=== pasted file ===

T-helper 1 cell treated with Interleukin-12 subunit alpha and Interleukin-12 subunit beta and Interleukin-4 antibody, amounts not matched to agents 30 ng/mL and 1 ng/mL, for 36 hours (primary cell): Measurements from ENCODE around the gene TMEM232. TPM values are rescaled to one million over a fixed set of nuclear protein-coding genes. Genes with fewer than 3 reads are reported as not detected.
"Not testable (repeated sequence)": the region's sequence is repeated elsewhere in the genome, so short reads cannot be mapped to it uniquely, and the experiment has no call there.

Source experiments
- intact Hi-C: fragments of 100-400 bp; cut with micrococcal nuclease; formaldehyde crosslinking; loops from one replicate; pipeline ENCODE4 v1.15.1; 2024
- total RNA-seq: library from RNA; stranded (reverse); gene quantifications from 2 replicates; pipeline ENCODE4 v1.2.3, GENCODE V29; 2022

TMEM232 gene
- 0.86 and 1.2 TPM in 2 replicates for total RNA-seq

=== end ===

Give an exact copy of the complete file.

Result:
T-helper 1 cell treated with Interleukin-12 subunit alpha and Interleukin-12 subunit beta and Interleukin-4 antibody, amounts not matched to agents 30 ng/mL and 1 ng/mL, for 36 hours (primary cell): Measurements from ENCODE around the gene TMEM232. TPM values are rescaled to one million over a fixed set of nuclear protein-coding genes. Genes with fewer than 3 reads are reported as not detected.
"Not testable (repeated sequence)": the region's sequence is repeated elsewhere in the genome, so short reads cannot be mapped to it uniquely, and the experiment has no call there.

Source experiments
- intact Hi-C: fragments of 100-400 bp; cut with micrococcal nuclease; formaldehyde crosslinking; loops from one replicate; pipeline ENCODE4 v1.15.1; 2024
- total RNA-seq: library from RNA; stranded (reverse); gene quantifications from 2 replicates; pipeline ENCODE4 v1.2.3, GENCODE V29; 2022

TMEM232 gene
- 0.86 and 1.2 TPM in 2 replicates for total RNA-seq